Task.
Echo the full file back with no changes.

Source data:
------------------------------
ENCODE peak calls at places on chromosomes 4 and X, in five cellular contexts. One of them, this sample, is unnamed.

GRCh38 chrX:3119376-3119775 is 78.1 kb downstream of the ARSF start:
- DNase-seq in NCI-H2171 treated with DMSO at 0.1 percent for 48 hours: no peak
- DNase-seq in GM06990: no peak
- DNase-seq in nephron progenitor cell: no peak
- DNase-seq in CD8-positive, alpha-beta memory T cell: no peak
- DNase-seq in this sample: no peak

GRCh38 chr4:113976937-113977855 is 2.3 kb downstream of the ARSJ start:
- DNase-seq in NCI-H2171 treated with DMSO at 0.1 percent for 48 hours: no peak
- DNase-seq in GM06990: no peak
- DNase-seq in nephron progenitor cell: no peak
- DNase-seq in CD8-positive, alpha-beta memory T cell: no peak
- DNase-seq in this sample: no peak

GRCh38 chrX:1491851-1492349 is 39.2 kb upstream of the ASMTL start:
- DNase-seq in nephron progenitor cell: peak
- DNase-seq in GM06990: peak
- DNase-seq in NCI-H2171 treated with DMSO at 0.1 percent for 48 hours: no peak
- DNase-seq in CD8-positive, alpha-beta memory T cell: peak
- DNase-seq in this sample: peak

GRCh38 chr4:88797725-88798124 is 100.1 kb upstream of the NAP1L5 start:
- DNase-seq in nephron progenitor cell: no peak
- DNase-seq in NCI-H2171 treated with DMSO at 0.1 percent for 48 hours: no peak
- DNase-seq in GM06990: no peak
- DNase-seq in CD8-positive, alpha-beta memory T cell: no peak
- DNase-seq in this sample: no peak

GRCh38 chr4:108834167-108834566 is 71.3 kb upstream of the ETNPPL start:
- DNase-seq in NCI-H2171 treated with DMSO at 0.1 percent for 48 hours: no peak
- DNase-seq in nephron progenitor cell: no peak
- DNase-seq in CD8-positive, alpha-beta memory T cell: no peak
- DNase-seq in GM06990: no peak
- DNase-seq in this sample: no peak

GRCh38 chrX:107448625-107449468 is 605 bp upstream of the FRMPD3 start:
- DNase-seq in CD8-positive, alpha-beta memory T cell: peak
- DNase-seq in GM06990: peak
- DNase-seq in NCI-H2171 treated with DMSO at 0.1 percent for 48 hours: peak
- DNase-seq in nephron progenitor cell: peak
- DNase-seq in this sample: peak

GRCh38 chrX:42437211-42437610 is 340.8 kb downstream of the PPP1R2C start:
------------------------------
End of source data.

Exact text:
ENCODE peak calls at places on chromosomes 4 and X, in five cellular contexts. One of them, this sample, is unnamed.

GRCh38 chrX:3119376-3119775 is 78.1 kb downstream of the ARSF start:
- DNase-seq in NCI-H2171 treated with DMSO at 0.1 percent for 48 hours: no peak
- DNase-seq in GM06990: no peak
- DNase-seq in nephron progenitor cell: no peak
- DNase-seq in CD8-positive, alpha-beta memory T cell: no peak
- DNase-seq in this sample: no peak

GRCh38 chr4:113976937-113977855 is 2.3 kb downstream of the ARSJ start:
- DNase-seq in NCI-H2171 treated with DMSO at 0.1 percent for 48 hours: no peak
- DNase-seq in GM06990: no peak
- DNase-seq in nephron progenitor cell: no peak
- DNase-seq in CD8-positive, alpha-beta memory T cell: no peak
- DNase-seq in this sample: no peak

GRCh38 chrX:1491851-1492349 is 39.2 kb upstream of the ASMTL start:
- DNase-seq in nephron progenitor cell: peak
- DNase-seq in GM06990: peak
- DNase-seq in NCI-H2171 treated with DMSO at 0.1 percent for 48 hours: no peak
- DNase-seq in CD8-positive, alpha-beta memory T cell: peak
- DNase-seq in this sample: peak

GRCh38 chr4:88797725-88798124 is 100.1 kb upstream of the NAP1L5 start:
- DNase-seq in nephron progenitor cell: no peak
- DNase-seq in NCI-H2171 treated with DMSO at 0.1 percent for 48 hours: no peak
- DNase-seq in GM06990: no peak
- DNase-seq in CD8-positive, alpha-beta memory T cell: no peak
- DNase-seq in this sample: no peak

GRCh38 chr4:108834167-108834566 is 71.3 kb upstream of the ETNPPL start:
- DNase-seq in NCI-H2171 treated with DMSO at 0.1 percent for 48 hours: no peak
- DNase-seq in nephron progenitor cell: no peak
- DNase-seq in CD8-positive, alpha-beta memory T cell: no peak
- DNase-seq in GM06990: no peak
- DNase-seq in this sample: no peak

GRCh38 chrX:107448625-107449468 is 605 bp upstream of the FRMPD3 start:
- DNase-seq in CD8-positive, alpha-beta memory T cell: peak
- DNase-seq in GM06990: peak
- DNase-seq in NCI-H2171 treated with DMSO at 0.1 percent for 48 hours: peak
- DNase-seq in nephron progenitor cell: peak
- DNase-seq in this sample: peak

GRCh38 chrX:42437211-42437610 is 340.8 kb downstream of the PPP1R2C start: